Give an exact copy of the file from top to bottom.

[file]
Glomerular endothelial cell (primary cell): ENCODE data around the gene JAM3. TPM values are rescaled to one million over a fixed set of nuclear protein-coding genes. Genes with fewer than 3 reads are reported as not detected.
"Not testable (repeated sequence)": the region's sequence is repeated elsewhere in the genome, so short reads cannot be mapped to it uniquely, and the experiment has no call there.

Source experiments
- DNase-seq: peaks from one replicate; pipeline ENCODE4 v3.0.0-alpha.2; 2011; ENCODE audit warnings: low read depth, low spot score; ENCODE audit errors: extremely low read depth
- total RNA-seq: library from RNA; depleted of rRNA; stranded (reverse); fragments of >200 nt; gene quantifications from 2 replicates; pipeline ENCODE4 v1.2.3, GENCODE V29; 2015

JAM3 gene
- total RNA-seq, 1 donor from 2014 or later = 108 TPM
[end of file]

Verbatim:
Glomerular endothelial cell (primary cell): ENCODE data around the gene JAM3. TPM values are rescaled to one million over a fixed set of nuclear protein-coding genes. Genes with fewer than 3 reads are reported as not detected.
"Not testable (repeated sequence)": the region's sequence is repeated elsewhere in the genome, so short reads cannot be mapped to it uniquely, and the experiment has no call there.

Source experiments
- DNase-seq: peaks from one replicate; pipeline ENCODE4 v3.0.0-alpha.2; 2011; ENCODE audit warnings: low read depth, low spot score; ENCODE audit errors: extremely low read depth
- total RNA-seq: library from RNA; depleted of rRNA; stranded (reverse); fragments of >200 nt; gene quantifications from 2 replicates; pipeline ENCODE4 v1.2.3, GENCODE V29; 2015

JAM3 gene
- total RNA-seq, 1 donor from 2014 or later = 108 TPM